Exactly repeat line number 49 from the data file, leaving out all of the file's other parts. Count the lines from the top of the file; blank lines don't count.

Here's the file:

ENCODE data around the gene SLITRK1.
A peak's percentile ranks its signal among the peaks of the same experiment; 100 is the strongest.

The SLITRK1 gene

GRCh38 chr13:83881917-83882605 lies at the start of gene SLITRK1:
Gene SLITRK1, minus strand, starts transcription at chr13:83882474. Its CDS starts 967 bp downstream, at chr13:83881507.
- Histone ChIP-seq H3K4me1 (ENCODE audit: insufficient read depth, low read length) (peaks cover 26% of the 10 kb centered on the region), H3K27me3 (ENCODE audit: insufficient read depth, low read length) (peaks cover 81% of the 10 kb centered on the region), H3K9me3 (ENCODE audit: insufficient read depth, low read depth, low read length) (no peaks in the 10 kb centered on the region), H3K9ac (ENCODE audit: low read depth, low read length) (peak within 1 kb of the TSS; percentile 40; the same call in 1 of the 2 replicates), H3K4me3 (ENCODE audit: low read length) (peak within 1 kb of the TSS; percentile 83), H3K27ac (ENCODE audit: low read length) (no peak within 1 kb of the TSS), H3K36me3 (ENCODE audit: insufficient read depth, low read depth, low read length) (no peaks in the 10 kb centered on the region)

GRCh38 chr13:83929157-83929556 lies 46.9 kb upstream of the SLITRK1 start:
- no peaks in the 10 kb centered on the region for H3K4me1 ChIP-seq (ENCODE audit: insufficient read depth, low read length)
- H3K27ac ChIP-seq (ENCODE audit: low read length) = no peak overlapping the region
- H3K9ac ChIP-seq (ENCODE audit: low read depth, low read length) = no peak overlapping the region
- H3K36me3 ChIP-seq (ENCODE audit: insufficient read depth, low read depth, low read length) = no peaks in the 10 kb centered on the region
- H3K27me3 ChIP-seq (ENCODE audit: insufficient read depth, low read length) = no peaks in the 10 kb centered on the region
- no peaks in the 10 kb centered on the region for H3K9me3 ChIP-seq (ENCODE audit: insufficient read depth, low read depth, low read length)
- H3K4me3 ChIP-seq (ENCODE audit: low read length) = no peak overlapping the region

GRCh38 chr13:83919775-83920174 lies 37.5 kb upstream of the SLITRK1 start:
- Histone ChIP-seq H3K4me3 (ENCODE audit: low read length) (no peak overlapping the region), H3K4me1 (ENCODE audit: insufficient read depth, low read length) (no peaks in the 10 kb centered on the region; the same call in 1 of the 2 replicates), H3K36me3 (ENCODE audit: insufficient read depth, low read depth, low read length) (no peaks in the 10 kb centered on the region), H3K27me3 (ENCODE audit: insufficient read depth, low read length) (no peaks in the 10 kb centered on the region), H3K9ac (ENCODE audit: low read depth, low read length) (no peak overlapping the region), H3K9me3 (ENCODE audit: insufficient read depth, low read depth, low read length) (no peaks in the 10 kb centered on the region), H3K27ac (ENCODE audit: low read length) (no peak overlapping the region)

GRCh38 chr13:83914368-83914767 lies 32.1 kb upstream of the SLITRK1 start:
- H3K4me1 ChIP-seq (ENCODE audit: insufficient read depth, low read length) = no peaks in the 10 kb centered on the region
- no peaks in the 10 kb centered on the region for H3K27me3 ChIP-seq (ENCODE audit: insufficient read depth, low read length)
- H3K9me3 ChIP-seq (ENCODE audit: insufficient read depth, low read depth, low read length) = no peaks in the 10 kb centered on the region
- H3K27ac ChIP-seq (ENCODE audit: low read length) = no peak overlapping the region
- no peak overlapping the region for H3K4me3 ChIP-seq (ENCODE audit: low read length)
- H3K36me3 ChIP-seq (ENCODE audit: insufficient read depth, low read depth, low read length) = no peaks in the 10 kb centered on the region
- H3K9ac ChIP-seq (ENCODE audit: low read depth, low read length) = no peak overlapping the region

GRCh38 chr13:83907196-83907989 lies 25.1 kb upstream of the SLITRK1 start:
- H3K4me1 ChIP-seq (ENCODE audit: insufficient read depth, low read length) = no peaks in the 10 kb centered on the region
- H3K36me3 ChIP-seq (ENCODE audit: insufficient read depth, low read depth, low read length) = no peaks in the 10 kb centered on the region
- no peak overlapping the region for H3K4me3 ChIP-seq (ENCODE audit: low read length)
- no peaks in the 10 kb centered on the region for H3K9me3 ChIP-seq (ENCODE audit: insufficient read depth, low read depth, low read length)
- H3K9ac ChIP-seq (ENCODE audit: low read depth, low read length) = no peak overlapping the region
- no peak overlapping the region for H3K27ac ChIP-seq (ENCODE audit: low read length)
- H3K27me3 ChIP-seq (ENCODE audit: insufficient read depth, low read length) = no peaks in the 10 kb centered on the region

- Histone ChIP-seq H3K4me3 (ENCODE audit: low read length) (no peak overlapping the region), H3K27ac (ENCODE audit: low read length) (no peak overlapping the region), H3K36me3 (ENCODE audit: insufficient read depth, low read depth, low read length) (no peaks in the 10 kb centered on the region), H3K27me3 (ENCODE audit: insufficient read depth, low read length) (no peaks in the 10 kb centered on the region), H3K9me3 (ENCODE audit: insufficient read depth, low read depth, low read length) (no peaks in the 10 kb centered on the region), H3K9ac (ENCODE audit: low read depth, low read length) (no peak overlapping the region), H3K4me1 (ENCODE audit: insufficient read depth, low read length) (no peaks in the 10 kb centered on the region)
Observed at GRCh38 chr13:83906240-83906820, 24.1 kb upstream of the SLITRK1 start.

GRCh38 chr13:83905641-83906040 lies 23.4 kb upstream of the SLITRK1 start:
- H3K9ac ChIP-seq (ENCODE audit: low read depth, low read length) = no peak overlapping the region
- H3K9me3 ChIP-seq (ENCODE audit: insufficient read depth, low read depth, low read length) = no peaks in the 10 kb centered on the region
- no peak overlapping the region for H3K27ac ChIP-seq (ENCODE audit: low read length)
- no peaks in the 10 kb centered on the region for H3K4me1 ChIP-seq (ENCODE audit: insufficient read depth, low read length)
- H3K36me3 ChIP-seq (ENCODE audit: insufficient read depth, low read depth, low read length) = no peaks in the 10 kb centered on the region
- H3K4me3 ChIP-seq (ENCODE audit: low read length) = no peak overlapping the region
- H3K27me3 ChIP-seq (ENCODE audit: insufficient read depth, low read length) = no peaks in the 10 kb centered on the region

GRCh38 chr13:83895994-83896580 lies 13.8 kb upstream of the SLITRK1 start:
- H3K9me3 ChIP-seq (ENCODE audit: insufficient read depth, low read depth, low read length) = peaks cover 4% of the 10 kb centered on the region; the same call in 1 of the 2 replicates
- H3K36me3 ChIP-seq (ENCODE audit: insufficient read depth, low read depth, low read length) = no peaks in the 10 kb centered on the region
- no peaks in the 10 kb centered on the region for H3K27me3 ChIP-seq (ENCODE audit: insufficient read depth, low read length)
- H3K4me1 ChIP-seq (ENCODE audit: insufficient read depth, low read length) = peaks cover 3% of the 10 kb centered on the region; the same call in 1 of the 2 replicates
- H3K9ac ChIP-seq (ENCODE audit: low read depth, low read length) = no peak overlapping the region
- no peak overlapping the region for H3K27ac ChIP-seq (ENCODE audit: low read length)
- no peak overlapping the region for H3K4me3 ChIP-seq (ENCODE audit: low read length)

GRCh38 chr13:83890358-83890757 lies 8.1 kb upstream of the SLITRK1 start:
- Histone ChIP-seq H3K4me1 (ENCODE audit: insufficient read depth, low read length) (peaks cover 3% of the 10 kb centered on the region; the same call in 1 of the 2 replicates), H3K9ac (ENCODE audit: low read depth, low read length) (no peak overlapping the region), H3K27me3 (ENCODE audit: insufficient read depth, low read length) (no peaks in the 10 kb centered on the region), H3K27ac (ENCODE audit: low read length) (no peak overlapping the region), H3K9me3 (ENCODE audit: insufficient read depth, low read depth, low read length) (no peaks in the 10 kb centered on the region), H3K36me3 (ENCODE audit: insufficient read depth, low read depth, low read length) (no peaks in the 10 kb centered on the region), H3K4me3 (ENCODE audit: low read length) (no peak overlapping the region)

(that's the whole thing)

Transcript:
- no peak overlapping the region for H3K27ac ChIP-seq (ENCODE audit: low read length)